"be taken to satisfy the United States for his usurpation thereof, and that the said Crawford, relator, recover against Addison the sum of $_____ for his costs."
And it bound Addison and his sureties, to "prosecute the said writ of error with effect and to answer all damages and costs if he shall fail to make his plea good."
The writ of error having been held by the court of the District to be a supersedeas of the judgment of ouster, Crawford applied to this Court in 1859 for a mandamus on the circuit court to enforce it notwithstanding the writ of error. [Footnote 1] The arguments of his counsel in this Court were:
1st. That the matter in dispute being an office of personal confidence and trust, and not a thing capable of being bought, sold, or assigned, it was not a thing which had a "value" within the act, which gave this Court jurisdiction only when the matter in dispute was of the value of $1,000 or more, and hence that the writ ought to be dismissed.
2d. That the two years -- or term of office -- for which
Crawford was elected would run out before the case brought up by the writ of error could be passed on.
The court, however, considered that, the office having a salary, the case did present a subject of "value," and that salary being $1,000, of the requisite value. As to the other matter, they said:
"The bond and security given on the writ of error cannot be regarded as an idle ceremony. It was designed as an indemnity to the defendant in error should the plaintiff fail to prosecute with effect his writ."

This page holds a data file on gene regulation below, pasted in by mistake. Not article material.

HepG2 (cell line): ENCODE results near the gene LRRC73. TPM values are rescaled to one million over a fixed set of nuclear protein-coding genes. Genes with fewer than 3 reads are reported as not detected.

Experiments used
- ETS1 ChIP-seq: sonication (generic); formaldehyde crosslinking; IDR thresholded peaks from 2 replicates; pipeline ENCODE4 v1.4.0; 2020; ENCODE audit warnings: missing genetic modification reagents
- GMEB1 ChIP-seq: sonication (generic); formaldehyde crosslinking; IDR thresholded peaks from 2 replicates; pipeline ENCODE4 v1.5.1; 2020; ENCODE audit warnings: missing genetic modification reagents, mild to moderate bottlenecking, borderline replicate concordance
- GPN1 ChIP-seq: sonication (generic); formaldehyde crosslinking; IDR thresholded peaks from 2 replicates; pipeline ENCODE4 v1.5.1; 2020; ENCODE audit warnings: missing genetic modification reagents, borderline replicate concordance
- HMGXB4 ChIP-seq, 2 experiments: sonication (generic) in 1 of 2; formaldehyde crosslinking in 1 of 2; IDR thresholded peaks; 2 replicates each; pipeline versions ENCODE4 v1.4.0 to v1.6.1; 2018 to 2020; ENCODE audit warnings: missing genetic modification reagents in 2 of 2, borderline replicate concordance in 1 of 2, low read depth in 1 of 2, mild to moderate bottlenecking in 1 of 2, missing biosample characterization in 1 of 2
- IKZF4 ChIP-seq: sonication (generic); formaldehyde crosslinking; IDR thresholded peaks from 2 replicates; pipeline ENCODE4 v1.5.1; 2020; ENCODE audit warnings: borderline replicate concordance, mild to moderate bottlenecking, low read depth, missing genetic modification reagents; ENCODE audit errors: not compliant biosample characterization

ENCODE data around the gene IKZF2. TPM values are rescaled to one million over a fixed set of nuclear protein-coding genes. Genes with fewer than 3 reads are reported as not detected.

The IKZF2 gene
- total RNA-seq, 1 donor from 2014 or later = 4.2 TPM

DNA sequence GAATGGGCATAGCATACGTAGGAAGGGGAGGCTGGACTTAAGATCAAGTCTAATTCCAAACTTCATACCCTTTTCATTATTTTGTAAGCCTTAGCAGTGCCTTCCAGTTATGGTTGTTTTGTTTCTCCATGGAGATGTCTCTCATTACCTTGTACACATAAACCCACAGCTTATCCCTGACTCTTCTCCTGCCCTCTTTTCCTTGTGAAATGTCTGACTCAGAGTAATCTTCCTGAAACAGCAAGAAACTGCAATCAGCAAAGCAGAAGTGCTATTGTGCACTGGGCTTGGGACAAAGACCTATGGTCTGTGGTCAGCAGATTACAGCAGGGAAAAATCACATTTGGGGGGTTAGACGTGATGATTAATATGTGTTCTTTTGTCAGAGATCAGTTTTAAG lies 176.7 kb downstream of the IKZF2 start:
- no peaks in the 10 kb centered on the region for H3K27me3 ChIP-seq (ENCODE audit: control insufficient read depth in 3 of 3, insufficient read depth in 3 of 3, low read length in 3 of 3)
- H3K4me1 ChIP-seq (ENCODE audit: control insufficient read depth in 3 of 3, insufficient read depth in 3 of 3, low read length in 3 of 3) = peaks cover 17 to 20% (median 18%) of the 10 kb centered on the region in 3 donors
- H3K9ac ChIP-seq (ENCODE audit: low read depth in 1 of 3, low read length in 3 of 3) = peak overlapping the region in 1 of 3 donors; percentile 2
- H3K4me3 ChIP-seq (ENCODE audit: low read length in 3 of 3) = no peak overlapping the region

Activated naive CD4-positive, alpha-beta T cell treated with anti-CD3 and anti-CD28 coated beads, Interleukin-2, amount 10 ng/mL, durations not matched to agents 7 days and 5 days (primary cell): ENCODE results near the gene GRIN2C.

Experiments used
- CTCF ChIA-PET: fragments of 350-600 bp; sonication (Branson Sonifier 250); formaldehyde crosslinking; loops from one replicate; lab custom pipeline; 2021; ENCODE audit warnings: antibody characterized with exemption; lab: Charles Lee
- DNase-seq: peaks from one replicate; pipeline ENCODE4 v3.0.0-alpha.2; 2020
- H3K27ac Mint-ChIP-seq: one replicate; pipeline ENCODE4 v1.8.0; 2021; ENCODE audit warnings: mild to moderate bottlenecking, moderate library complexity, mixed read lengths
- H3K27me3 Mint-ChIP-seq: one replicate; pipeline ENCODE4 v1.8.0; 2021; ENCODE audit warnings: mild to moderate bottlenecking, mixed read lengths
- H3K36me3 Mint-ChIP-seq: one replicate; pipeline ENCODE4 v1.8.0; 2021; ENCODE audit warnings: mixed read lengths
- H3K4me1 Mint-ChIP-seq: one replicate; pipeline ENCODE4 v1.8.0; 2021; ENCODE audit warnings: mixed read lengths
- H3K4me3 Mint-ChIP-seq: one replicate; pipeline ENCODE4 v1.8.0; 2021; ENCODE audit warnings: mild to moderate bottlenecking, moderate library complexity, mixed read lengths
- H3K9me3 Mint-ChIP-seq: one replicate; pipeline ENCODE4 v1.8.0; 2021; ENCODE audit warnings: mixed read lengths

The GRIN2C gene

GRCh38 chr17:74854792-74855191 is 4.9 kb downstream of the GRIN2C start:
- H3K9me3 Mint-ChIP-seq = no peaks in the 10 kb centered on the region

The mandamus was accordingly refused and the writ of error suffered to stand, Addison in the meantime enjoying the mayoralty.
In January, 1861, however, the writ of error was dismissed, and on the 21st of that month -- a large part of the term of office having at this time of course passed -- Crawford got that possession of the mayoralty from which the writ of error had till now deprived him. He now brought suit on the writ of error bond in the name of the United States against Addison, the purpose being to recover the amount ($1,104) received by Addison as salary from the date of the bond to the time when Crawford got the benefit of the judgment of ouster -- a term as it appeared of one year, one month, and seven days -- which he claimed as damages chargeable to the bond. The costs Addison had himself paid. The narr. alleged that Addison had prosecuted his writ of error with effect and that he did not answer all damages and costs, in that he had not paid Crawford, at whose relation the suit recited in the bond was brought, $1,000 a year for the year and more in which he Addison was enjoying the office, and which sum he, Crawford, would have had for his own use but for the suing out of the writ of error aforesaid.
On the trial, the plaintiff requested the court to instruct the jury as a second instruction that if they should find that during the time in which Addison acted as mayor he received the salary, and that he did not prosecute his writ of error with effect, then that the plaintiff was entitled to recover
the amount so received, and interest on it -- provided they should also find that Crawford was duly elected and qualified as mayor and that he continued and was ready and willing to discharge his duties, and was only prevented from so doing by the interference of Addison and by his assuming to exercise the functions of the office.
The court refused to give such instruction, assigning as a reason, among others, for the refusal that there was no evidence in the case that the defendant by his interference had prevented the plaintiff from the exercise of the office.